Art in the public eye

Art in the public eye

The ‘Critical Mass’ project brings installations by Nordic artists out into the streets, parks and gardens of St. Petersburg.

Published: June 8, 2011 (Issue # 1659)


Kalle Purhohen’s ‘Dinosaur Egg’ made of hubcaps sits atop a plinth that used to house a Lenin monument.

Love it or hate it, public art has been a ubiquitous part of the urban landscape in cites around the world for decades. And despite a period in the 1980s and ’90s when it came to be seen as overly decorative, or as a de facto stamp of approval for corporate culture, respected contemporary artists have used it to humanize often alienating spaces, addressing important cultural issues along the way.

Not so, St. Petersburg. For all its expansive public parks and gardens, spanking new business centers and pedestrian zones, contemporary art seldom rates a place at the table. Whereas most city governments and corporations actively place works of public art around town — think of Barbara Hepworth’s sculpture affixed to the side of the John Lewis store in London’s Oxford Street, the kinetic fountain created by Jean Tinguely and Niki de Saint Phalle in the center of Paris, or Anish Kapoor’s enormous chrome spaceship that recently touched down in Chicago — Russia just doesn’t seem interested.

Part of the reason is, of course, historical: The Soviet state was concerned with art as a means of consolidating power. But it is also the result of apathy on the part of the general public, and ignorance of its virtues on the part of government officials. A new exhibition that opened last week and that runs through the end of the month, however, is trying to change all that.

Years in the making, “Critical Mass” is nothing if not ambitious. It began with a fact-finding trip to the city in 2009 by a group of Nordic artists, whose remit was to assess the ills that plague the city — an excess of traffic, land control issues, corruption, the disconnect between local government and city residents, and a general neglect of public spaces — and create work that specifically spoke to these matters. The resulting artworks have allowed the organizers to present important emerging art in a public context, to begin to assess the public’s reaction to that work, and open new channels of communication between artists, audiences and local government. All of which is certainly easier said than done.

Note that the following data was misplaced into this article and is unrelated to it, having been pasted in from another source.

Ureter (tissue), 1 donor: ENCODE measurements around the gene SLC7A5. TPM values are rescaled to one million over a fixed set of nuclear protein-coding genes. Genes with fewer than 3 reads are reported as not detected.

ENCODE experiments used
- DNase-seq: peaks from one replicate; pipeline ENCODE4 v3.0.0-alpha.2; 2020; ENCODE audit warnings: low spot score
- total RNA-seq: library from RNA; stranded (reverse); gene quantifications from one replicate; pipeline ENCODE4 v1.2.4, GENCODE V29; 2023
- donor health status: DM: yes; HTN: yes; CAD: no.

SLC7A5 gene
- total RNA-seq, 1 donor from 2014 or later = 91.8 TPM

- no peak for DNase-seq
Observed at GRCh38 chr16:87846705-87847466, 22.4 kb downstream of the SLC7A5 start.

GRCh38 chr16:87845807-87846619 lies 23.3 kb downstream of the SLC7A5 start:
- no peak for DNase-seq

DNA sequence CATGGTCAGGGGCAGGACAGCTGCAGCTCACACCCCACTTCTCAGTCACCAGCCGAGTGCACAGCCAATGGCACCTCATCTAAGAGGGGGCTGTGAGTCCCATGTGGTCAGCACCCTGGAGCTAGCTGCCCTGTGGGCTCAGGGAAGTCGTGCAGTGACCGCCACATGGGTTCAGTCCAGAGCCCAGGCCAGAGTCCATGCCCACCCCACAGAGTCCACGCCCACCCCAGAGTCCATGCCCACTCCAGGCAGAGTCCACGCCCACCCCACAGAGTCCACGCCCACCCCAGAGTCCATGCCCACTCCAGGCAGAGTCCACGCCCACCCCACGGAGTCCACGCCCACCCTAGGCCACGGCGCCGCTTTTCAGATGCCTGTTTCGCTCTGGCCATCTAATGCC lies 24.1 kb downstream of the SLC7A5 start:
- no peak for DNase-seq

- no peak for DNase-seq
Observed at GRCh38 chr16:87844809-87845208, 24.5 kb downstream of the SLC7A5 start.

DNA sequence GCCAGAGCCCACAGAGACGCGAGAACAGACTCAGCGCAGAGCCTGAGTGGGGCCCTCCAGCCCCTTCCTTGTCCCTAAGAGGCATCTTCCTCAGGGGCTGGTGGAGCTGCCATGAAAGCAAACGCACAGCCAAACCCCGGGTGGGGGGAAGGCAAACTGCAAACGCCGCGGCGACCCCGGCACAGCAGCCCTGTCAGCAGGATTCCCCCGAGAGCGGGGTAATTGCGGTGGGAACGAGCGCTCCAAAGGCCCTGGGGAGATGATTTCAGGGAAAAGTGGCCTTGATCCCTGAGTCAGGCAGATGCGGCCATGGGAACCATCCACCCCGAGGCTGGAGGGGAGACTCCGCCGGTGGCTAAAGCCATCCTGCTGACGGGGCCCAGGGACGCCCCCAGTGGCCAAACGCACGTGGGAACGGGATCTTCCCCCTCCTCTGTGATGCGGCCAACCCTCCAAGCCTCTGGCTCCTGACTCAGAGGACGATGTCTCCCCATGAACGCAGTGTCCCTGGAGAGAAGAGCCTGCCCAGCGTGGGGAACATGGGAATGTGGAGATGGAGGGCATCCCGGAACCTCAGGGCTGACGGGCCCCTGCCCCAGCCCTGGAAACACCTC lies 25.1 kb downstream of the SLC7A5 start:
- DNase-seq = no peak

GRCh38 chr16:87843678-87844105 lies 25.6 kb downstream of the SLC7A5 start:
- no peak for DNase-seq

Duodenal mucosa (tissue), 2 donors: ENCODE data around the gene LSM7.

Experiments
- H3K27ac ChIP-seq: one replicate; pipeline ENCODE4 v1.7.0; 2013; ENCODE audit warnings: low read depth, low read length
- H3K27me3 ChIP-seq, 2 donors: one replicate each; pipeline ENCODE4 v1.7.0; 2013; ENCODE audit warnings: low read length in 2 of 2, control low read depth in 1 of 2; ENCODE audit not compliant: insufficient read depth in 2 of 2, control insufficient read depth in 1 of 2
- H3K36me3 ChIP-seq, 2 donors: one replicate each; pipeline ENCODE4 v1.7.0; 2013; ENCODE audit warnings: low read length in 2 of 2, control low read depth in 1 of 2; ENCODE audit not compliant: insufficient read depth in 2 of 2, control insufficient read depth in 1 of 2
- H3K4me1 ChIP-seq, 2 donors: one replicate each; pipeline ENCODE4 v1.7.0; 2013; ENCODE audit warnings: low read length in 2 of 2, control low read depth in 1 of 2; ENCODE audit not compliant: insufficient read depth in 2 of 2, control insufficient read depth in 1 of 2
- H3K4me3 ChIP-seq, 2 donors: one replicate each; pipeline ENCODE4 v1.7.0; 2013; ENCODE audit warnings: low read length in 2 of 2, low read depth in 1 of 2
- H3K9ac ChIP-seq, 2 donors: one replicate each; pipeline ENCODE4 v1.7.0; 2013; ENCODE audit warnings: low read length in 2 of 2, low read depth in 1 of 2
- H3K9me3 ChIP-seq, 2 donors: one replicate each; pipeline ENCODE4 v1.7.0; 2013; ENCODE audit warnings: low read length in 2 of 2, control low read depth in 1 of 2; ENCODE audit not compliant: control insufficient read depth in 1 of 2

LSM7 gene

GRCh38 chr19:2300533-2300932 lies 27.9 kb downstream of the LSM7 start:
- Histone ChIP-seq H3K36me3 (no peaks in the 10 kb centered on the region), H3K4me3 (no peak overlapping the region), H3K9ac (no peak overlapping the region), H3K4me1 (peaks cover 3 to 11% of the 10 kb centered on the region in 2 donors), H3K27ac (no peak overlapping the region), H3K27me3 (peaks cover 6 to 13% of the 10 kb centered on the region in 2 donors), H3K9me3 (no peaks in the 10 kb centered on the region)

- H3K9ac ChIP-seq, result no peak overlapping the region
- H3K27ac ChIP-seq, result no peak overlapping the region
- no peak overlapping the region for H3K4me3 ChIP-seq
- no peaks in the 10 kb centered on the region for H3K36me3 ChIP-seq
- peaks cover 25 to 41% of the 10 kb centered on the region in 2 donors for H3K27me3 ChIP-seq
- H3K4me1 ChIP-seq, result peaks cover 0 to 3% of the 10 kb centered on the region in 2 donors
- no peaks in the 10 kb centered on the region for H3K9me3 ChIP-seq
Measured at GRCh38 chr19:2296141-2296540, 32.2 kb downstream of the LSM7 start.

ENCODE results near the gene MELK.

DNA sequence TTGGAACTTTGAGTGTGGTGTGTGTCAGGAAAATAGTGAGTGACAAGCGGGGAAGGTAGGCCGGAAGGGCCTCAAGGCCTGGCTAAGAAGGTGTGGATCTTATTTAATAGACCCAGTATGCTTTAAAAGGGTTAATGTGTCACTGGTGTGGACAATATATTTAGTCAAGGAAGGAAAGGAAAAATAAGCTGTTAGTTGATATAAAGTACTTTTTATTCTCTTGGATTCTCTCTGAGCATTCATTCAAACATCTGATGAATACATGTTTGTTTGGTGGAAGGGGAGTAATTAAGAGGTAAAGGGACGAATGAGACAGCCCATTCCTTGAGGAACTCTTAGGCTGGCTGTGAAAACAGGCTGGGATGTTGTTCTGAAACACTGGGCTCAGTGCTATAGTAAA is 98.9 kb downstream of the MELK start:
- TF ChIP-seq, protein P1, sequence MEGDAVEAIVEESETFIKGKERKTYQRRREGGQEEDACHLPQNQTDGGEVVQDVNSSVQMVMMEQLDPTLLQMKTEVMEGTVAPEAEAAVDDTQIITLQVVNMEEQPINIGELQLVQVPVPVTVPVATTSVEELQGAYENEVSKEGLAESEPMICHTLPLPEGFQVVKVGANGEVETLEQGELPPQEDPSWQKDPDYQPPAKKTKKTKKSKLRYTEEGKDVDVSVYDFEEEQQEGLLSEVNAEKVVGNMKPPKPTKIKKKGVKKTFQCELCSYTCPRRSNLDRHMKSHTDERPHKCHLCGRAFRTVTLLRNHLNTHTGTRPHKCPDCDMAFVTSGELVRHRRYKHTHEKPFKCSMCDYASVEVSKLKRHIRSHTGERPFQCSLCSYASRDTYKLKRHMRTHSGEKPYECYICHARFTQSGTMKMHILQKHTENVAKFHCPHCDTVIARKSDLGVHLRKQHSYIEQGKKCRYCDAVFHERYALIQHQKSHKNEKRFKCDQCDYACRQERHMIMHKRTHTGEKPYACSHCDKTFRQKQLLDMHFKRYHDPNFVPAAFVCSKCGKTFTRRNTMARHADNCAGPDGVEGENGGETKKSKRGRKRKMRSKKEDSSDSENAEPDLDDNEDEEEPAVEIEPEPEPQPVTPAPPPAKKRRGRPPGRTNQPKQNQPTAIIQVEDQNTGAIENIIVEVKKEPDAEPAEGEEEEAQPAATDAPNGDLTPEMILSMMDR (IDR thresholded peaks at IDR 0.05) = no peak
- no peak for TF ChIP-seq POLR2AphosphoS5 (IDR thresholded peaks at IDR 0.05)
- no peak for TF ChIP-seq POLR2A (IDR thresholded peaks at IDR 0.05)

In a city center where every square inch is classified as being of historical significance (except where the chance to make a quick buck exists), erecting even a temporary structure is fraught with difficulties and brought the organizers up against the first of the problems the project was formulated to address. In the end, the only outdoor spaces made available to them were far from the historic heart of the city. Curator Anna Bitkina, however, remains hopeful.

“While getting permission from the different committees, we have established contact with them and in the future are planning to continue conducting ‘Critical Mass’ projects in those parks that are neglected and need to be revitalized,” she said.

Probably the most successful in this context is a sculpture by Finnish Artist Kalle Purhohen installed on the dusty square in front of the Troitsky Center for Culture on Prospekt Obukhovskoi Oborony, near the Proletarskaya metro station. An impressively scaled dinosaur egg constructed of hubcaps, the sculpture sits on a plinth that formerly supported a statue of Lenin. It astutely brings together associations about the automobile as an endangered, soon to be extinct, species and references Faberge’s St. Petersburg workshops, discredited ideologies, and popular myths about fossil fuels being formed from the remains of dinosaurs.


Kaarina Kaikkonen’s work ‘We Are All in the Same Boat’ on Yelagin Island.

Meanwhile, over at the Kirov Cultural Center toward the western end of Vasilyevsky Island, Norway’s Lars Ramberg advocates public debate by offering a pile of wooden crates meant to inspire and then, quite literally, support the undertaking. Titled “Last Dying Speech (Speakers Corner),” the interactive installation is constructed of numerous wooden boxes bearing various slogans that can be taken down and stood upon. The artwork stresses the importance of freedom of speech, both locally and globally. But whether the boxes will be used by residents to air their grievances, to showcase the talents of young Hard Bass dancers or, as seems most likely, disappear one by one remains to be seen.

Other works in the exhibition include Latvian artist Laura Feldberga’s mirrored disco ball snowman in the Kurikina Dacha garden (two parts of which were stolen overnight following the opening), and work by Finland’s Kaarina Kaikkonen and Iceland’s Hrafnkell Sigurdsson, both on Yelagin Island.

One thing that is certain is that during the next few weeks, local residents out for a Sunday stroll will come across some surprising structures that will hopefully prompt a collective experience as accessible as the movies or popular music, demonstrating art’s ability to reach larger audiences. With any luck, the conversations that are begun — between the artists and the location, the audience and the works of art, and between the local government and the city’s residents — will have a beneficial effect. Dialogue, after all, is what it’s all about.

Critical Mass runs through June 26 at various locations around the city.

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